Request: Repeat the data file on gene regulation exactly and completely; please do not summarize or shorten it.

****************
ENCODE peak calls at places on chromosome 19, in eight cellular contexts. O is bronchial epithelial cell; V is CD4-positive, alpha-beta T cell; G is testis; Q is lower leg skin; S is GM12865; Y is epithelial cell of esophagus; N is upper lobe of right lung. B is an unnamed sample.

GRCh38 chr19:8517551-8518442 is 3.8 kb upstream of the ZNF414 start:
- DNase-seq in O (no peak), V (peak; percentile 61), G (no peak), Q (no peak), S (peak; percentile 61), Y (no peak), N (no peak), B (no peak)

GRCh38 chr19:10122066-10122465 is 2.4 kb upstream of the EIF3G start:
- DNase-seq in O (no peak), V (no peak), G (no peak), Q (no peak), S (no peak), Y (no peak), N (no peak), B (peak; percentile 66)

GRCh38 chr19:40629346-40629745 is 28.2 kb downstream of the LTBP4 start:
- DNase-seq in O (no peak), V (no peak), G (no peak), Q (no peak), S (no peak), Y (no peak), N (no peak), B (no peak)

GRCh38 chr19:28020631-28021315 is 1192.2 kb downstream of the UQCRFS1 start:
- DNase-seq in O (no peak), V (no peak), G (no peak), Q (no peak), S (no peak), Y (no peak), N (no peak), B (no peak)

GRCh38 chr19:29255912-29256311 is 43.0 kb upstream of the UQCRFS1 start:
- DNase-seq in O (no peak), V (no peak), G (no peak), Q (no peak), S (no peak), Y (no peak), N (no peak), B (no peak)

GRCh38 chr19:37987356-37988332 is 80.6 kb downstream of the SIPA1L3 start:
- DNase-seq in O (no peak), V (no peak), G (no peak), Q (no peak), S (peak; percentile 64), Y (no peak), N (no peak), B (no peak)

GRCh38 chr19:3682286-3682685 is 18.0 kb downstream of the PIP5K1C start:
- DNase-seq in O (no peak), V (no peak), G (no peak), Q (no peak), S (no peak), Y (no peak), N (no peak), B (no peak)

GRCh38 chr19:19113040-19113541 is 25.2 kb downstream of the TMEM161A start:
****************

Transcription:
ENCODE peak calls at places on chromosome 19, in eight cellular contexts. O is bronchial epithelial cell; V is CD4-positive, alpha-beta T cell; G is testis; Q is lower leg skin; S is GM12865; Y is epithelial cell of esophagus; N is upper lobe of right lung. B is an unnamed sample.

GRCh38 chr19:8517551-8518442 is 3.8 kb upstream of the ZNF414 start:
- DNase-seq in O (no peak), V (peak; percentile 61), G (no peak), Q (no peak), S (peak; percentile 61), Y (no peak), N (no peak), B (no peak)

GRCh38 chr19:10122066-10122465 is 2.4 kb upstream of the EIF3G start:
- DNase-seq in O (no peak), V (no peak), G (no peak), Q (no peak), S (no peak), Y (no peak), N (no peak), B (peak; percentile 66)

GRCh38 chr19:40629346-40629745 is 28.2 kb downstream of the LTBP4 start:
- DNase-seq in O (no peak), V (no peak), G (no peak), Q (no peak), S (no peak), Y (no peak), N (no peak), B (no peak)

GRCh38 chr19:28020631-28021315 is 1192.2 kb downstream of the UQCRFS1 start:
- DNase-seq in O (no peak), V (no peak), G (no peak), Q (no peak), S (no peak), Y (no peak), N (no peak), B (no peak)

GRCh38 chr19:29255912-29256311 is 43.0 kb upstream of the UQCRFS1 start:
- DNase-seq in O (no peak), V (no peak), G (no peak), Q (no peak), S (no peak), Y (no peak), N (no peak), B (no peak)

GRCh38 chr19:37987356-37988332 is 80.6 kb downstream of the SIPA1L3 start:
- DNase-seq in O (no peak), V (no peak), G (no peak), Q (no peak), S (peak; percentile 64), Y (no peak), N (no peak), B (no peak)

GRCh38 chr19:3682286-3682685 is 18.0 kb downstream of the PIP5K1C start:
- DNase-seq in O (no peak), V (no peak), G (no peak), Q (no peak), S (no peak), Y (no peak), N (no peak), B (no peak)

GRCh38 chr19:19113040-19113541 is 25.2 kb downstream of the TMEM161A start: